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Two Atlantis students getting the opportunity to speak with a doctor while shadowing (Athens, Greece, 2019).

Shadowing

How Many Shadowing Hours For Medical School? A Summary of Official Answers

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About Alexia

Alexia Katsaros is a Purdue graduate (’21) and a pre-medical student enjoying a gap year on the Atlantis admissions team. As an undergraduate, she majored in psychology and minored in biology and sociology. In the summer of 2019, she shadowed doctors at KAT hospital when she journeyed to Athens, Greece through the Atlantis shadow abroad program.

The Challenge of Physician Shadowing

Whether your shadowing journey has just started, or you’ve been at it for a while, a common question crossing your mind might be: “How many hours do I actually need?” It’s normal to wonder about how much time you should contribute, especially when you have so many other priorities in your day. In any case, understanding medical schools’ expectations for pre-med shadowing hours is paramount to maximizing the benefits you get out of it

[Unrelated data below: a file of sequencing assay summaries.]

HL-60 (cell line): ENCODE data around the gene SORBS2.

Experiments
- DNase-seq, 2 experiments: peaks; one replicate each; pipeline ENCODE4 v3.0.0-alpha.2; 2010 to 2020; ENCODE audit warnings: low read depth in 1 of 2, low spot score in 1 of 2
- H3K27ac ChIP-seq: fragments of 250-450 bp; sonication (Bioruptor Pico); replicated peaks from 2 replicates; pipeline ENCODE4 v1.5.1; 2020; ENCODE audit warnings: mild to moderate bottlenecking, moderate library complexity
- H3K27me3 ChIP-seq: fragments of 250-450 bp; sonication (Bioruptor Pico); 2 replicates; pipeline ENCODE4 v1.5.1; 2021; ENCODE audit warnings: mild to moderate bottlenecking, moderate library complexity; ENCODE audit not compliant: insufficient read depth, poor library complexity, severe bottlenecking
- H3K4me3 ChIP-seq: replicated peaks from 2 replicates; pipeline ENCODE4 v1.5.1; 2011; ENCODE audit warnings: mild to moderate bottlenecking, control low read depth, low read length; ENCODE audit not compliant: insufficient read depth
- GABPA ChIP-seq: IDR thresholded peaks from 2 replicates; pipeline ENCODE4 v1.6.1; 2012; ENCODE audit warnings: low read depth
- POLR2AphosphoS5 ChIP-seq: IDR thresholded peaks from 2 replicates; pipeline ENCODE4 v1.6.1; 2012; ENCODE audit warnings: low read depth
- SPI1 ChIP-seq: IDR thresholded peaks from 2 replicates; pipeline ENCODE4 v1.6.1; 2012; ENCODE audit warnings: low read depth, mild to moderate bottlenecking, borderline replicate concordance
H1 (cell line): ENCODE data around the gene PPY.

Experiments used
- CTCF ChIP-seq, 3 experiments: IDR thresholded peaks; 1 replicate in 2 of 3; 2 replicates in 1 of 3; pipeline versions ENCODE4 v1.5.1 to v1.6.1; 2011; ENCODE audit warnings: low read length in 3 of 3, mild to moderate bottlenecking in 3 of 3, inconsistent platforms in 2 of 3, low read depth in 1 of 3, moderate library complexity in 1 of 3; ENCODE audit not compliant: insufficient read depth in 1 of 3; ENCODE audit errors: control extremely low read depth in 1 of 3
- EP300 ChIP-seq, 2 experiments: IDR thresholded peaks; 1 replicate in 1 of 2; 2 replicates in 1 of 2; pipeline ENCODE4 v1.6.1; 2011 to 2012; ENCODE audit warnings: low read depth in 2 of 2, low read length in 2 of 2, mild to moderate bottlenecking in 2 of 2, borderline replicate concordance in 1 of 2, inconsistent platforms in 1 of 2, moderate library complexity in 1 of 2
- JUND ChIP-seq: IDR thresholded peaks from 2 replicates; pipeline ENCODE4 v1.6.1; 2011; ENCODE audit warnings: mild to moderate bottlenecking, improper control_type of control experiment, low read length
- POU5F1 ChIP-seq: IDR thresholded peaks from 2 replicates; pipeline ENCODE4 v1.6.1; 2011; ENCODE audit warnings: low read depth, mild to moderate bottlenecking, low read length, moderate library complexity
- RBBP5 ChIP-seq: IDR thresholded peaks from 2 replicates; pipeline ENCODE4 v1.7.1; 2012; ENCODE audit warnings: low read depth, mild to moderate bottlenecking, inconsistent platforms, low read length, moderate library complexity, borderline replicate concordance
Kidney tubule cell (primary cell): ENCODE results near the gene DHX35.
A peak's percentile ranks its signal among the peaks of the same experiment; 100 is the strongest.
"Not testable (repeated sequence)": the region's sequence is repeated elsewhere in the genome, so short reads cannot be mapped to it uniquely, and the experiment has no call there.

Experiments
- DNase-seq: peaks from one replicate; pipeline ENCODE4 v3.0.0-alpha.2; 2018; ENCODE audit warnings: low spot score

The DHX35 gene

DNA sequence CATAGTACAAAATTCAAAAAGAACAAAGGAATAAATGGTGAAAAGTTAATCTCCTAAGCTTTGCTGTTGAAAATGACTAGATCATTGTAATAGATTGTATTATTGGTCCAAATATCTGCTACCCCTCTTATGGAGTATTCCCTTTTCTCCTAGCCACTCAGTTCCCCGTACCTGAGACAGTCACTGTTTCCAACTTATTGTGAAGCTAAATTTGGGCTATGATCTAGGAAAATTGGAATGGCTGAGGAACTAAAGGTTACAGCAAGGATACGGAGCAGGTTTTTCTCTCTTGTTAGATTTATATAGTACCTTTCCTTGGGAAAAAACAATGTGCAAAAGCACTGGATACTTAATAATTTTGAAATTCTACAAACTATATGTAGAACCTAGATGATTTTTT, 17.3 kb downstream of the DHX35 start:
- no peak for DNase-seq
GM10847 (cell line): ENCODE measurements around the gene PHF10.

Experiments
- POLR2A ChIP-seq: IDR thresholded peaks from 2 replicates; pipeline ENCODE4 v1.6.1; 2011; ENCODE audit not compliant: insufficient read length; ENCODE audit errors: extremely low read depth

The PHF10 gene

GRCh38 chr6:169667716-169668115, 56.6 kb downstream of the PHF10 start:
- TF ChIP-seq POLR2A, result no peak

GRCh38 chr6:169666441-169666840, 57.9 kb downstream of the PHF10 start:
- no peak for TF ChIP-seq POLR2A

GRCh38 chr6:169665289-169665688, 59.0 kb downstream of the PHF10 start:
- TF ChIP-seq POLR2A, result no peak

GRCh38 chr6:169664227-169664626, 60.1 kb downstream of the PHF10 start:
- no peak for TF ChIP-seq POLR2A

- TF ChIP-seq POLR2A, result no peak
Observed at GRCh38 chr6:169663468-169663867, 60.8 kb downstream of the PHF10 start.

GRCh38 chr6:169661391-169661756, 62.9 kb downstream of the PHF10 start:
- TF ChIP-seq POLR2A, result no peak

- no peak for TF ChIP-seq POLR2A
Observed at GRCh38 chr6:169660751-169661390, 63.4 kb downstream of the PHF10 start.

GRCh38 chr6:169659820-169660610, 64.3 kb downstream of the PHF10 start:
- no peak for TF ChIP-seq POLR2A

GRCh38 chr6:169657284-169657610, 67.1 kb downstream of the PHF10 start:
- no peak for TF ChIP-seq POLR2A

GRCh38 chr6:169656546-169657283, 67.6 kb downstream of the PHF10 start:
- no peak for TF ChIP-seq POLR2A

Determining How Many Hours From The Top Sources

Although shadowing hours seem like they should be predetermined and standardized by medical schools, a quick Google search shows that this is not the case. In fact, there are a wide array of opinions out there when it comes to shadowing hours. I’ve seen a range between 25 to 150 or even 200 hours over the years. In this post, I’ll be listing out some prominent online sources so I can break down their recommendations and give you my own advice.